Not Your Average Blues Guy

Buddy Guy - Heavy Love
(Silvertone Records)
4 stars (out of 5 stars)

Story by Tony Bonyata

With a staggering array of rock guitar-gods sighting him as a major influence on their own music, a list that includes Jimi Hendrix, Eric Clapton, Jimmy Page, Carlos Santana, Jeff Beck, Eddie Van Halen, Robert Cray and Stevie Ray Vaughn, it's amazing that legend Buddy Guy could have any reason to still be singing the blues, a music that, more often than not, focuses on life's more saddening experiences. But as Guy's latest album Heavy Love attests, he's not only still playin' em, but redefining them as well.
Growing up in the bayou country of Louisiana in the forties, Guy became infatuated with the sounds of Delta-blues stars Muddy Waters, John Lee Hooker and Howlin' Wolf, blaring out of the cheap phonograph his sharecropping father had purchased from a profitable year of farming. It wasn't long before he picked up the guitar and started emulating the sounds of his heroes. By the time he turned 21 Guy packed his bag and six-string and headed north to Chicago to fulfill his dream to buy his first drink (at the legal age of 21) and see Muddy Waters play live; Waters then recording for the influential Chess label. Not only did Guy get to to see Waters play but was eventually brought under his wing and was ultimately asked to join his band.
Guy began his own solo recording career with Chess in 1960. This venture lasted seven years, and saw the releases of his own Chicago-styled, electric blues singles such as "First Time I Met The Blues", "Stone Crazy" and "Keep It To Myself". In 1968 he moved to the Vanguard label where he released the classic A Man & The Blues as well as other strong albums. The seventies and eighties, however, weren't as kind to Guy, or to the blues in general for that matter. His sagging career was invigorated in 1990 by longtime fan Eric Clapton, who requested him to join his blues guitar lineup, which was preserved on Clapton's 24 Nights live album.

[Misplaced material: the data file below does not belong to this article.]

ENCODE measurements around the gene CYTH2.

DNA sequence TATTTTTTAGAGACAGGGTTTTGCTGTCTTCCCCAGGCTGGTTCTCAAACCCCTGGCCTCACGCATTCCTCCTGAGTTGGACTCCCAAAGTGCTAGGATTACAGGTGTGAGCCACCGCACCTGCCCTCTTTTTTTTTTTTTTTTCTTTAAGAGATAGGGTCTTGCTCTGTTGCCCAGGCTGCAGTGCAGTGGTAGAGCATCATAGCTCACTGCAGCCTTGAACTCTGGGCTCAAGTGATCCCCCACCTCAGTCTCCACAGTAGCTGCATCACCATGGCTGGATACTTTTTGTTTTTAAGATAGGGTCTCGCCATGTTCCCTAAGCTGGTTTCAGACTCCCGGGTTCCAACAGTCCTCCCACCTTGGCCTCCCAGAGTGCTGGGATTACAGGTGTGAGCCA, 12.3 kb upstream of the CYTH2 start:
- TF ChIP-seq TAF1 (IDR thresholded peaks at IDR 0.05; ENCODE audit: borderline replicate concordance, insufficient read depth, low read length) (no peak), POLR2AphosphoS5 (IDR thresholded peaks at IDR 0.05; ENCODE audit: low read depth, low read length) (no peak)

Since that time Guy has garnered 4 Grammys, opened up a lucrative blues nightclub / restaurant in Chicago, and has contributed to charitable foundations including the American Cancer Society, as well as setting up The Buddy Guy Foundation, which helps pay for the tombstones of long forgotten blues musicians, giving them the respect Guy feels they deserved in life.
Now in his forty-two years of playing professionally, Guy is now one of the few remaining pioneering blues artists alive today, standing proud next to B.B. King and John Lee Hooker.
On his latest offering Heavy Love, Guy proves that he can live up to his, often referred to, title as the 'father of the blues', playing raw, energetic music that is bound to please blues-purists as well as throwing enough new ingredients into the stewpot to appeal to the tastes of a younger generation of fans.
The title track "Heavy Love" opens up with a greasy guitar lick that sizzles over a updated funky rhythm section like a slab of back-bacon on a hot iron skillet. His soulful vocals and stuttering, wailing guitar style hearkens back to his early Chess days on "I Got A Problem" , while he incorporates the raw talent of 17 year-old blues wonder-kid Jonny Lang on the raucous "Midnight Train" (A wise move which will undoubtedly catch the attention of a younger, white rock audience). Not one to shy away from his mentors and contemporaries, Guy faithfully covers Willie Dixon's now infamous number "I Just Want To Make Love To You", as well as Louis Jordan's rousing boogie-woogie infused "Saturday Night Fish Fry" and ZZ Top's reflective "I Need You Tonight". With a lethal, smokin'-gun blues guitar solo on "Had A Bad Night" it's easy to understand what Stevie Ray meant when he said, "Without Buddy Guy, there would be no Stevie Ray Vaughn."
But then again, without Buddy Guy, the blues, not to mention rock as we know it, might be a heckuva lot less interesting today.

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